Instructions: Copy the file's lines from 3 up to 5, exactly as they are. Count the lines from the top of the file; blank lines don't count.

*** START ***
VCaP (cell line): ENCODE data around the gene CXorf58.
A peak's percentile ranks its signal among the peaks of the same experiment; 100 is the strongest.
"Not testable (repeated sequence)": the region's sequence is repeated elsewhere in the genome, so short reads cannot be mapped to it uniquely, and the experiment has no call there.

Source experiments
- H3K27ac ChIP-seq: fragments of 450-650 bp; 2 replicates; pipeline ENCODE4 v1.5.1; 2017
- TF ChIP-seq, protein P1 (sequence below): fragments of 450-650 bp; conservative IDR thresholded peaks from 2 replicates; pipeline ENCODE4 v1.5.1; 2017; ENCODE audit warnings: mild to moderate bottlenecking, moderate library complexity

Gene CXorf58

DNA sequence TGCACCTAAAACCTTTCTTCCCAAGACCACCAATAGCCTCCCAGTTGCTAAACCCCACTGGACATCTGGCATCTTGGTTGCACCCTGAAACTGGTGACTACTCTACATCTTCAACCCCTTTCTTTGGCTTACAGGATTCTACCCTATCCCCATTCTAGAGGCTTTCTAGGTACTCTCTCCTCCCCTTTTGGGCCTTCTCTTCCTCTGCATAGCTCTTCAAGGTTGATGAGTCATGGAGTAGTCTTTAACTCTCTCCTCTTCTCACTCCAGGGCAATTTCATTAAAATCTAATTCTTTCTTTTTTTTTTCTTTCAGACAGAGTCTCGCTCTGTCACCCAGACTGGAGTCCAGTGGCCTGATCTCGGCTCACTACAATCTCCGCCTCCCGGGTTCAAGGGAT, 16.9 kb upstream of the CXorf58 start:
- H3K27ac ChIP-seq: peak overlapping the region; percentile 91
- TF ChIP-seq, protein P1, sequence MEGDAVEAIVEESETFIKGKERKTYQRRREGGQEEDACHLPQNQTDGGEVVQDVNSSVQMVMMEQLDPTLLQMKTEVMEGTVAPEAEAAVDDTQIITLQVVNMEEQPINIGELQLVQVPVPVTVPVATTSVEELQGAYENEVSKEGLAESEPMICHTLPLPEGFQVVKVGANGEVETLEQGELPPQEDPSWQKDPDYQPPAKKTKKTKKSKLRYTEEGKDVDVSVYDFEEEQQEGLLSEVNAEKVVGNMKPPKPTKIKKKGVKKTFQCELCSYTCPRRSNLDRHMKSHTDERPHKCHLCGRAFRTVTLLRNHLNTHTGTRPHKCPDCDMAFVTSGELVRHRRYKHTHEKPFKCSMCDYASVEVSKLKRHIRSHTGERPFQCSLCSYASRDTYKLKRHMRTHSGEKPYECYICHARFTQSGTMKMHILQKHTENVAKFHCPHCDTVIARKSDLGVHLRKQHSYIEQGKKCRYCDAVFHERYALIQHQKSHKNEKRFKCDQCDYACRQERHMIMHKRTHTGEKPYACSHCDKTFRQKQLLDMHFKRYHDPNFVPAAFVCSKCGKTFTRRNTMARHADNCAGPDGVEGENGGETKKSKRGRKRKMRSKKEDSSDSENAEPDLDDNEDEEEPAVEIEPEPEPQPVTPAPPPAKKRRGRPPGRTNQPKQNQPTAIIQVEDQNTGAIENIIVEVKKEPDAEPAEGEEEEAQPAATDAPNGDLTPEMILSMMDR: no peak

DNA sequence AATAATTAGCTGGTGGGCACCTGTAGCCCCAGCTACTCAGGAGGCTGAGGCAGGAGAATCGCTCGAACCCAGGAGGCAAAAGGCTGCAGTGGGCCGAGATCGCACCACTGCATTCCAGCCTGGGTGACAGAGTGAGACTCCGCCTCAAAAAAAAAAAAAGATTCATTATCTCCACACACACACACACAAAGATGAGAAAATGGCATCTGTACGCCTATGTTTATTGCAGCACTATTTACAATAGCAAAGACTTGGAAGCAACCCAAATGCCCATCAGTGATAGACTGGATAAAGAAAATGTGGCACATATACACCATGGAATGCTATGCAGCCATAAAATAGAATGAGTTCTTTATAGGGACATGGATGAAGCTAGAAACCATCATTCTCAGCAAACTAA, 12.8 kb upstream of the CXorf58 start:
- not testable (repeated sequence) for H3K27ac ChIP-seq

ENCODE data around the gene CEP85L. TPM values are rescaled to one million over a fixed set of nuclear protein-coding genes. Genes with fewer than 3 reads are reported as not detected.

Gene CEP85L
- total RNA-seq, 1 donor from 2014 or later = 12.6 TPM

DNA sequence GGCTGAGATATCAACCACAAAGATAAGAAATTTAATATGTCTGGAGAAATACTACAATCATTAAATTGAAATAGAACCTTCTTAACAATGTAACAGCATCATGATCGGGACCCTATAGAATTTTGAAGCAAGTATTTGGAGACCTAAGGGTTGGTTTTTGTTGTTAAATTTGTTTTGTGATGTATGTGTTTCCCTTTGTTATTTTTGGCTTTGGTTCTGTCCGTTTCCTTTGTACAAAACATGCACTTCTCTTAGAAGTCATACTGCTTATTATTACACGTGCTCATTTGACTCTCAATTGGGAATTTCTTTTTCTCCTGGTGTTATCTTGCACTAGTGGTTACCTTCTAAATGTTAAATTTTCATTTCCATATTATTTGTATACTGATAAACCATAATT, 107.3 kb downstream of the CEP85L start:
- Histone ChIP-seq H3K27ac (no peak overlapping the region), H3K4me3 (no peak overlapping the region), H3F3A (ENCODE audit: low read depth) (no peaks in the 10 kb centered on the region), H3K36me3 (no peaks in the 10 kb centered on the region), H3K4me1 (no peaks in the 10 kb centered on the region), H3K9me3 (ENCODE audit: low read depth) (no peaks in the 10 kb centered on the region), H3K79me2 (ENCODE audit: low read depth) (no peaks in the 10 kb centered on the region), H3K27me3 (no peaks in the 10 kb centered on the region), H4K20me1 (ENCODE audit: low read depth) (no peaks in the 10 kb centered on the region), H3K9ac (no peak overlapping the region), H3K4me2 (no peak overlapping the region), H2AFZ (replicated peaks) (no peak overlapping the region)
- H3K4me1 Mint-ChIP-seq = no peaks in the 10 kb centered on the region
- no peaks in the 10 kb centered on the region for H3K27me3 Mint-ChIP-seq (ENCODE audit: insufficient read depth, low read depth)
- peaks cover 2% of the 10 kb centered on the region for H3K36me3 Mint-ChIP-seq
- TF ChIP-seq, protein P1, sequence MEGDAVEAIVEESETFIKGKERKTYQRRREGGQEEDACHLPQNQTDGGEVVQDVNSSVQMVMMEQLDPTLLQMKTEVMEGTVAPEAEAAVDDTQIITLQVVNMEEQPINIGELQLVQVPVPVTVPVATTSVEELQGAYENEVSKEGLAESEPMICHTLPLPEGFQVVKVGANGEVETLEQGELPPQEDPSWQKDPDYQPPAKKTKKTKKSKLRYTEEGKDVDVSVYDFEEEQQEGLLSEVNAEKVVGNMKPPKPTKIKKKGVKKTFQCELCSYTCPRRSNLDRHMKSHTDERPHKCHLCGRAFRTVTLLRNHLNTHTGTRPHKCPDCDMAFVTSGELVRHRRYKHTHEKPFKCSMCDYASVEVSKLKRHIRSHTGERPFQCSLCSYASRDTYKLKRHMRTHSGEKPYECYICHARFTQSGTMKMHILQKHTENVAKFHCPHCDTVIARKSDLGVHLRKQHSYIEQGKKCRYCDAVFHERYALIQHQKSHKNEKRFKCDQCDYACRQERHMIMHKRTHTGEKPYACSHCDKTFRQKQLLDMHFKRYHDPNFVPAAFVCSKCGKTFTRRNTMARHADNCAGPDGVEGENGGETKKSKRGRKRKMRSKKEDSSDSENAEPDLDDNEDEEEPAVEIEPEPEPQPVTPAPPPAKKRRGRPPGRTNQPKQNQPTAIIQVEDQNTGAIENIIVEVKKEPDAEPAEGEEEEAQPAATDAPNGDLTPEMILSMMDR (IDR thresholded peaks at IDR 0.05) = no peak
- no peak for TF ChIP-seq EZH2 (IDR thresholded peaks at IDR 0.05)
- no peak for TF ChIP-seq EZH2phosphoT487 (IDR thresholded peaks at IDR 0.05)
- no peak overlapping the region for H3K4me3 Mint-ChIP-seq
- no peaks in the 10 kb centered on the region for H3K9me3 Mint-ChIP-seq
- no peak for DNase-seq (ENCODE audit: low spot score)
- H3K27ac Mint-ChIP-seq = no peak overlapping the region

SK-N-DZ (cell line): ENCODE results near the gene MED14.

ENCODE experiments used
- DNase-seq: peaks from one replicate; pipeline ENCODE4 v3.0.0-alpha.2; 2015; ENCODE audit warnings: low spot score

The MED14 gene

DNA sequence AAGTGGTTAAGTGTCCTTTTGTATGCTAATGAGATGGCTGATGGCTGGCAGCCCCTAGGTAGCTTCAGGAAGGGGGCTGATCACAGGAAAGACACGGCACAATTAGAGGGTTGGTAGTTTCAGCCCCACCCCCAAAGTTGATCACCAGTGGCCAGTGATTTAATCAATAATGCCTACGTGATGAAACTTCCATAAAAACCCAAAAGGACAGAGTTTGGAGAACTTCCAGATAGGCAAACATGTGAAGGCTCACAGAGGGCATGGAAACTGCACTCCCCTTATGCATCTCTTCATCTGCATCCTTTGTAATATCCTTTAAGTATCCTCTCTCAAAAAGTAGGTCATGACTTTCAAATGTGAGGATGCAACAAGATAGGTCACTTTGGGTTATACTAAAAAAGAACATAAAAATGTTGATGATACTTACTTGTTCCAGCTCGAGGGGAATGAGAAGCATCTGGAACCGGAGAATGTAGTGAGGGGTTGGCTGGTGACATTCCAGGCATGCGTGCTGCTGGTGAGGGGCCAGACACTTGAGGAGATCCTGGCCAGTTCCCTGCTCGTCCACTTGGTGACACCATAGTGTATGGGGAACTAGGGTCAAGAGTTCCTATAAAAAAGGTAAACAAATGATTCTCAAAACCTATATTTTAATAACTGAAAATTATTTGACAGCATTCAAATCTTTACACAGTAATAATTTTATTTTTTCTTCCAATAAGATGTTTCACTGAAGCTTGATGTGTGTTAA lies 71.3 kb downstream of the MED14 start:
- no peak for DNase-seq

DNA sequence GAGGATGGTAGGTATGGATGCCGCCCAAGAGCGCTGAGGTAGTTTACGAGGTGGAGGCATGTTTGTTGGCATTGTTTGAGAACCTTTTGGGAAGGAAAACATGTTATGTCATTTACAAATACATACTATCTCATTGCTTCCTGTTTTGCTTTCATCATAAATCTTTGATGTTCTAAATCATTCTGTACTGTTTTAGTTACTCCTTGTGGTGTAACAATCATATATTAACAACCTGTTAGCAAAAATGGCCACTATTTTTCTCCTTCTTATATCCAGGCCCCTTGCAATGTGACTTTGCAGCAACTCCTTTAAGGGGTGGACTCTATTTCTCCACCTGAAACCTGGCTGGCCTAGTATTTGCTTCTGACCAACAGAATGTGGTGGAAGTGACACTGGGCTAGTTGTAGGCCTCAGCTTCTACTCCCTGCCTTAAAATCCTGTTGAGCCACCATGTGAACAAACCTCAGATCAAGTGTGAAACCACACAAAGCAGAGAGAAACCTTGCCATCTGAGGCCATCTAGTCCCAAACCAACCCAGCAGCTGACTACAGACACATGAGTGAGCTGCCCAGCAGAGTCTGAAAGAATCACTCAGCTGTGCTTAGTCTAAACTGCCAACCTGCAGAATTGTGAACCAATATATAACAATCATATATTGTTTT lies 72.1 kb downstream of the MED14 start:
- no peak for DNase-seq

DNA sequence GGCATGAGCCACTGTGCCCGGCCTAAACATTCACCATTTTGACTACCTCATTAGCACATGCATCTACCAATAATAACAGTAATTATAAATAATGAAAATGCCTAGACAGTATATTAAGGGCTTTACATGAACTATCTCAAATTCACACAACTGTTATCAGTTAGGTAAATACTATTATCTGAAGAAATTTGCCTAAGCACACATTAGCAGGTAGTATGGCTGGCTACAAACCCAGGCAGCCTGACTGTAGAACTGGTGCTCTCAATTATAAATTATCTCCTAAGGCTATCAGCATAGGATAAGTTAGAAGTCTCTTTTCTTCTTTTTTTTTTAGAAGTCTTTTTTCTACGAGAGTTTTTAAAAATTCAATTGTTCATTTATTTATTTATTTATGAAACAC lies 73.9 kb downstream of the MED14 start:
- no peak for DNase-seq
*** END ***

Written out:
"Not testable (repeated sequence)": the region's sequence is repeated elsewhere in the genome, so short reads cannot be mapped to it uniquely, and the experiment has no call there.

Source experiments
- H3K27ac ChIP-seq: fragments of 450-650 bp; 2 replicates; pipeline ENCODE4 v1.5.1; 2017